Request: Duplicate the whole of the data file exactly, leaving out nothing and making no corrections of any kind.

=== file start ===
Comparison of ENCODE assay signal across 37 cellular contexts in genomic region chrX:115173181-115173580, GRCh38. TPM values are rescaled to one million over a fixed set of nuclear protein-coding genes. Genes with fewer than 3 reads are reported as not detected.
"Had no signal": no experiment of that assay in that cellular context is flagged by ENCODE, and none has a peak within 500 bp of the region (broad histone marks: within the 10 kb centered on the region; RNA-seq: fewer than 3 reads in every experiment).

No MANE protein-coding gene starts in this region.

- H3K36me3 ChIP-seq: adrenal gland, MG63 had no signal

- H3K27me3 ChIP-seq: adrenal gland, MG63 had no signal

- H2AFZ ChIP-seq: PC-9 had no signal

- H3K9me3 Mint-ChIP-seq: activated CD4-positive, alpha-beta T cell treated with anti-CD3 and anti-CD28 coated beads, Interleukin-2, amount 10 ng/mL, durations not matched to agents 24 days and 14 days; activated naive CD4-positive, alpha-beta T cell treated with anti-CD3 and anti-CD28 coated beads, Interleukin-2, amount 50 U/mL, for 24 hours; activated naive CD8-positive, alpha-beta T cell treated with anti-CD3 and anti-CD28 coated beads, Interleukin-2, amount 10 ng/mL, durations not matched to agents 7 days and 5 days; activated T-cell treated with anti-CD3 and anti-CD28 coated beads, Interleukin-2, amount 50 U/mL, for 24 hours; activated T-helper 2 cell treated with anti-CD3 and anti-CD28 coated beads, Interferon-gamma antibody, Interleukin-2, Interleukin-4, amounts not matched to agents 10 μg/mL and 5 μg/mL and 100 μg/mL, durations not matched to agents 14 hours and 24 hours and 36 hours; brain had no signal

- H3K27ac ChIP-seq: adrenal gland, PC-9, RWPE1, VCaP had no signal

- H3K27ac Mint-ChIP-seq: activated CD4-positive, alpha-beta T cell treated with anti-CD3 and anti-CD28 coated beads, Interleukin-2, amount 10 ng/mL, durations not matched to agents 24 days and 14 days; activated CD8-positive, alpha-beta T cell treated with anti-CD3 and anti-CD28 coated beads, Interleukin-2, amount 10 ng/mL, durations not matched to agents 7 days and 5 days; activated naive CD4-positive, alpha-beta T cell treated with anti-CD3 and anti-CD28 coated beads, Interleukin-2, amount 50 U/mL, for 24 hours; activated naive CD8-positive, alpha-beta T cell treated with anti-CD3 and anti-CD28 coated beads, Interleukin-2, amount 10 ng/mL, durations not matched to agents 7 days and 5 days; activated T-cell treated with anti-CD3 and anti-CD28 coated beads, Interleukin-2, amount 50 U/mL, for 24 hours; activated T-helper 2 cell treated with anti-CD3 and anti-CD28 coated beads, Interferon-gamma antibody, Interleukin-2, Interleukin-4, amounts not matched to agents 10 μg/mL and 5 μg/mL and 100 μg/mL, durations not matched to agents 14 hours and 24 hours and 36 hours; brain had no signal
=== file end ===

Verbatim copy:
Comparison of ENCODE assay signal across 37 cellular contexts in genomic region chrX:115173181-115173580, GRCh38. TPM values are rescaled to one million over a fixed set of nuclear protein-coding genes. Genes with fewer than 3 reads are reported as not detected.
"Had no signal": no experiment of that assay in that cellular context is flagged by ENCODE, and none has a peak within 500 bp of the region (broad histone marks: within the 10 kb centered on the region; RNA-seq: fewer than 3 reads in every experiment).

No MANE protein-coding gene starts in this region.

- H3K36me3 ChIP-seq: adrenal gland, MG63 had no signal

- H3K27me3 ChIP-seq: adrenal gland, MG63 had no signal

- H2AFZ ChIP-seq: PC-9 had no signal

- H3K9me3 Mint-ChIP-seq: activated CD4-positive, alpha-beta T cell treated with anti-CD3 and anti-CD28 coated beads, Interleukin-2, amount 10 ng/mL, durations not matched to agents 24 days and 14 days; activated naive CD4-positive, alpha-beta T cell treated with anti-CD3 and anti-CD28 coated beads, Interleukin-2, amount 50 U/mL, for 24 hours; activated naive CD8-positive, alpha-beta T cell treated with anti-CD3 and anti-CD28 coated beads, Interleukin-2, amount 10 ng/mL, durations not matched to agents 7 days and 5 days; activated T-cell treated with anti-CD3 and anti-CD28 coated beads, Interleukin-2, amount 50 U/mL, for 24 hours; activated T-helper 2 cell treated with anti-CD3 and anti-CD28 coated beads, Interferon-gamma antibody, Interleukin-2, Interleukin-4, amounts not matched to agents 10 μg/mL and 5 μg/mL and 100 μg/mL, durations not matched to agents 14 hours and 24 hours and 36 hours; brain had no signal

- H3K27ac ChIP-seq: adrenal gland, PC-9, RWPE1, VCaP had no signal

- H3K27ac Mint-ChIP-seq: activated CD4-positive, alpha-beta T cell treated with anti-CD3 and anti-CD28 coated beads, Interleukin-2, amount 10 ng/mL, durations not matched to agents 24 days and 14 days; activated CD8-positive, alpha-beta T cell treated with anti-CD3 and anti-CD28 coated beads, Interleukin-2, amount 10 ng/mL, durations not matched to agents 7 days and 5 days; activated naive CD4-positive, alpha-beta T cell treated with anti-CD3 and anti-CD28 coated beads, Interleukin-2, amount 50 U/mL, for 24 hours; activated naive CD8-positive, alpha-beta T cell treated with anti-CD3 and anti-CD28 coated beads, Interleukin-2, amount 10 ng/mL, durations not matched to agents 7 days and 5 days; activated T-cell treated with anti-CD3 and anti-CD28 coated beads, Interleukin-2, amount 50 U/mL, for 24 hours; activated T-helper 2 cell treated with anti-CD3 and anti-CD28 coated beads, Interferon-gamma antibody, Interleukin-2, Interleukin-4, amounts not matched to agents 10 μg/mL and 5 μg/mL and 100 μg/mL, durations not matched to agents 14 hours and 24 hours and 36 hours; brain had no signal